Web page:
Tolkien, Myth, and Reality

Last night I had the opportunity to catch an early showing of the new Tolkien biopic.  I’d known about the showing for a while, but wasn’t sure I would make the early showing, even though it had a 30-minute interview with Stephen Colbert and the cast/director of the movie screening afterwards.  But go I did (the latest I’d ever gotten to a “Tolkien” premiere in my life), and I stayed for the whole thing.  And while the movie is far from perfect, it is interesting on a couple of levels.  Here’s the final trailer:

The most interesting thing about the movie was watching the story of Tolkien’s life from this end, after years of watching movies based on his writings.  Sure, the director intentionally added a number of touches that made the leap from what he experienced in World War I with what he wrote about later, but that was almost unnecessary.  You see the soldiers being gassed and you think “the black breath of the riders.”  You see Tolkien waking up in the infirmary and you think  “Rivendell.”  So you don’t really need an imagined dragon or hooded figures on horses to make the leap to his great works.

Tolkien focuses on the professor’s early life, particularly with his boarding school/university friendships and how they lead into the Great War.  You get a lot of time with Edith, who will become his wife.  The through-line is a series of moments set during the Somme that involve his attempts at finding one of his close friends.  It cuts and moves rather quickly, which can be a bit frustrating.  But the acting and the scenery more than make up for the choppy pacing.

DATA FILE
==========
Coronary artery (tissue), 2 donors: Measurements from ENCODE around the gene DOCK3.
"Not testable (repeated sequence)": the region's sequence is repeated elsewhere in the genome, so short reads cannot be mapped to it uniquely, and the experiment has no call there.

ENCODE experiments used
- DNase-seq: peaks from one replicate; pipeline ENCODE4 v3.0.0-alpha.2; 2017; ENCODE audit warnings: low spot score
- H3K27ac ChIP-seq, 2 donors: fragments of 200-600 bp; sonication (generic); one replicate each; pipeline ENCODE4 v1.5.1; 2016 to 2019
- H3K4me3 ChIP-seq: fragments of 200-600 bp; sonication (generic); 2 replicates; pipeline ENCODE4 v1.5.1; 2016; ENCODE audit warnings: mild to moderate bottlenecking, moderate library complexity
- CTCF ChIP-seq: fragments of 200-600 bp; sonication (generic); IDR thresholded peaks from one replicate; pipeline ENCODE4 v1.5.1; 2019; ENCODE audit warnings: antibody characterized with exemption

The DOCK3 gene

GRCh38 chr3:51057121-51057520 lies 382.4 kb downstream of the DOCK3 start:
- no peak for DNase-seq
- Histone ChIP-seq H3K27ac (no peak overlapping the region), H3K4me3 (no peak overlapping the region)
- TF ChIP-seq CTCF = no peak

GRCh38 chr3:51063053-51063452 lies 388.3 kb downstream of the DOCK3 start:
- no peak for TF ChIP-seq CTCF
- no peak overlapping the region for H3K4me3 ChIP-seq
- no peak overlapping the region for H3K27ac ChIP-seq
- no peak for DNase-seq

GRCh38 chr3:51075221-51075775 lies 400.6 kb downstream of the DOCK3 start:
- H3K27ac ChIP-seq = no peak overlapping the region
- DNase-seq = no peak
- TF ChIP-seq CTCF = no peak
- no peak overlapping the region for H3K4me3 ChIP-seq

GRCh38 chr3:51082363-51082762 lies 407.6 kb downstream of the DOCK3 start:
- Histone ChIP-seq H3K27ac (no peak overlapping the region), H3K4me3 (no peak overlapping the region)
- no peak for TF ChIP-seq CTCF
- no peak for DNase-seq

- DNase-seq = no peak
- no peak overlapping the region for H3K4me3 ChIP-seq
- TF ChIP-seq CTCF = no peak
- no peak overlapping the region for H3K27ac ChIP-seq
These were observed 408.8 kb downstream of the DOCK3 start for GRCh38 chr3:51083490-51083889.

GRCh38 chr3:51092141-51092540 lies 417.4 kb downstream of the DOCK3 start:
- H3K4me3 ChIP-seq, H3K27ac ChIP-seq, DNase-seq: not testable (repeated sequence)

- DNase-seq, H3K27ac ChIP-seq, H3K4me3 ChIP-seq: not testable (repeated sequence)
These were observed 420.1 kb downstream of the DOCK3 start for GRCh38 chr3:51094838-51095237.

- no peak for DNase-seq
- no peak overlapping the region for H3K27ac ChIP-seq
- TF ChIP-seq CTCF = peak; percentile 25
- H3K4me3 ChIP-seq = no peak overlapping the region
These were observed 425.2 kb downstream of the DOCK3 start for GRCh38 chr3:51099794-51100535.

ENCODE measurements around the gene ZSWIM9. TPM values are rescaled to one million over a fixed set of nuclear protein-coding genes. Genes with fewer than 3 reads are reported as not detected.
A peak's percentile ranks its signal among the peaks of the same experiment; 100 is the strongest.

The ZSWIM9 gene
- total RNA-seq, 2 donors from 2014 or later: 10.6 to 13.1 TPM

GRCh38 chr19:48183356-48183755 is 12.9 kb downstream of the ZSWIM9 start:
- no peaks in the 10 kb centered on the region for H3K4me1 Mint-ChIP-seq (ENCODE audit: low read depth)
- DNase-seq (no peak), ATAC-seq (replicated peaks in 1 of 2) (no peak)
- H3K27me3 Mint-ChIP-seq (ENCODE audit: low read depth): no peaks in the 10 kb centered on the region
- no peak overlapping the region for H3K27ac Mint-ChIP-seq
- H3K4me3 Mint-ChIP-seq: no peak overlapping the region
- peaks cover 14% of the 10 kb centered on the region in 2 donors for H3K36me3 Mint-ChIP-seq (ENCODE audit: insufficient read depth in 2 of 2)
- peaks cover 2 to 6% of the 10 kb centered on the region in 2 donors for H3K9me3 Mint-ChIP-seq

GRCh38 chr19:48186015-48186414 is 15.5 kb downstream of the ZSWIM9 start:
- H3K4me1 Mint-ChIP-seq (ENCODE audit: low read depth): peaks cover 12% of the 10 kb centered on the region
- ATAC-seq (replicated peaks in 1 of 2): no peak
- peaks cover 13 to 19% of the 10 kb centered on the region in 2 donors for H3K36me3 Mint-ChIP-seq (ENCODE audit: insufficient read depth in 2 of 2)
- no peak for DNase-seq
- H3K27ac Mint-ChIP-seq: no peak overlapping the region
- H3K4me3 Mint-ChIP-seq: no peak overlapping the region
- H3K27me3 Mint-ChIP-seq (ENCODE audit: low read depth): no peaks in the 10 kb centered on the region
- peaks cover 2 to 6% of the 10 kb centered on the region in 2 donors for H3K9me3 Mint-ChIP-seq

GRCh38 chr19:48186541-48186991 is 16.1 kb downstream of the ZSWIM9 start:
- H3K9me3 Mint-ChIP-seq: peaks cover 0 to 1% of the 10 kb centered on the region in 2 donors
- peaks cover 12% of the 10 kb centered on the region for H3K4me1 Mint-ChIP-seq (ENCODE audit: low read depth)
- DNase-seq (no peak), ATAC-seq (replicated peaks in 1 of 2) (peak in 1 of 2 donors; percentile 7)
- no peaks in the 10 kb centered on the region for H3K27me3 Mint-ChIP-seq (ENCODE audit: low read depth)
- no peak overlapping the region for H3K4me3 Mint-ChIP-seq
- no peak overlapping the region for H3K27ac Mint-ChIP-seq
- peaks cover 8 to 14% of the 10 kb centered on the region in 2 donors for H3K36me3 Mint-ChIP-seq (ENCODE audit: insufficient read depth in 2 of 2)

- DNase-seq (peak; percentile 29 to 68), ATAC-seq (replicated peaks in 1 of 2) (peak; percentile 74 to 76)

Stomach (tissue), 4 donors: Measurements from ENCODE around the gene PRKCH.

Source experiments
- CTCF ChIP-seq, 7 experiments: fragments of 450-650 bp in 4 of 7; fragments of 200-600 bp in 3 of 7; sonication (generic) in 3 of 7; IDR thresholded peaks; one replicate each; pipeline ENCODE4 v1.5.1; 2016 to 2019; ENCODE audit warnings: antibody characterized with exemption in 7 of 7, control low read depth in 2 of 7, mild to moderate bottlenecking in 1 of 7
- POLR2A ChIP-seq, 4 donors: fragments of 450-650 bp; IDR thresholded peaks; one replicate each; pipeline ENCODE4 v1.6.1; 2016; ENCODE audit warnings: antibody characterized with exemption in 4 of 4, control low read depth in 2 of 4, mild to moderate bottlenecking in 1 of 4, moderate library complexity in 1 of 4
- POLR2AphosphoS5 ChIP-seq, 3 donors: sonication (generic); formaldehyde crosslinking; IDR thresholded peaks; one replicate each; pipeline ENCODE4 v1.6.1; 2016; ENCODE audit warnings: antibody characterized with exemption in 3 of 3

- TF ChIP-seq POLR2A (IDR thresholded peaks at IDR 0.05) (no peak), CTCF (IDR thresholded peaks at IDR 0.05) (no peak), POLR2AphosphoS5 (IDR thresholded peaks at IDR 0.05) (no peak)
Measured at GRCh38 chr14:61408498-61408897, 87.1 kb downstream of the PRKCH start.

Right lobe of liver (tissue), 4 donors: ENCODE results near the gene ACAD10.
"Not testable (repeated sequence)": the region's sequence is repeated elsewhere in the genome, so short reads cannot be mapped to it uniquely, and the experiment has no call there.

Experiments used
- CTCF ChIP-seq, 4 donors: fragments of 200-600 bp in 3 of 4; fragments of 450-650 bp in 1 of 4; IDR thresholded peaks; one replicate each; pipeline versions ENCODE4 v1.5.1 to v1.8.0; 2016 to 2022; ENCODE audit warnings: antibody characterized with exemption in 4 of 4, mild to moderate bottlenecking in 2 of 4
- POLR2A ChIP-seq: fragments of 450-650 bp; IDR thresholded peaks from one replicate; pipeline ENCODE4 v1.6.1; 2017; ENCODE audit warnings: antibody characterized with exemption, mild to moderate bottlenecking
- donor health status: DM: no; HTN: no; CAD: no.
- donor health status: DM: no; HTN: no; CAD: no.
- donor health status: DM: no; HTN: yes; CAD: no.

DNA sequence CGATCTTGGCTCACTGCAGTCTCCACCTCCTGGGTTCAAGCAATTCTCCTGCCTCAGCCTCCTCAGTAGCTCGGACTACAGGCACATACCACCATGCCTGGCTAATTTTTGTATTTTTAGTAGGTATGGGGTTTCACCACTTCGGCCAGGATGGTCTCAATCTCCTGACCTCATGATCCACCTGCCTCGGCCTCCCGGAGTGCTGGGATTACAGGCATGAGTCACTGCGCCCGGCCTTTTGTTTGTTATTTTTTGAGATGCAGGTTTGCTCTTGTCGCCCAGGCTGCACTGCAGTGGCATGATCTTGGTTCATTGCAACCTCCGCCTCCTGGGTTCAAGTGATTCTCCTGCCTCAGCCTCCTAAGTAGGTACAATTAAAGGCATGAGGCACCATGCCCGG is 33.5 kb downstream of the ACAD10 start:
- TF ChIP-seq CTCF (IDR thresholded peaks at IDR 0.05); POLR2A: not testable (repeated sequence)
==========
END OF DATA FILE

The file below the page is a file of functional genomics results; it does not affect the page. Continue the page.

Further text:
Stephen Colbert was a great interview host.  He asked good questions of Nicholas Holt and Lilly Collins (JRRT and Edith) and Dome Karukoski (the director).  It was clear that Karukoski had a deep knowledge of Tolkien’s world.  There  was a good deal of talk about “how Tolkien saved me from a bad childhood,” which was interesting.  But it also seemed to personalize the movie in a way that forced a certain interpretation on the events of the story.  I was glad when Colbert asked the faith question, as Tolkien’s Christian faith was mostly left out of the story.  Even though the explanation was decent, it felt like there was something more to explore there.

Tolkien won’t set the box office records on fire, particularly in the summer season of blockbusters.  And that’s okay.  The movie good: wonderfully acted and nicely filmed.  But the connective tissue that could have made it a great film just isn’t there.  There are a handful of beautiful scenes, though, that will make the movie worth a purchase and the scenes worth sharing with others.  Tolkien drops in most theaters this weekend.

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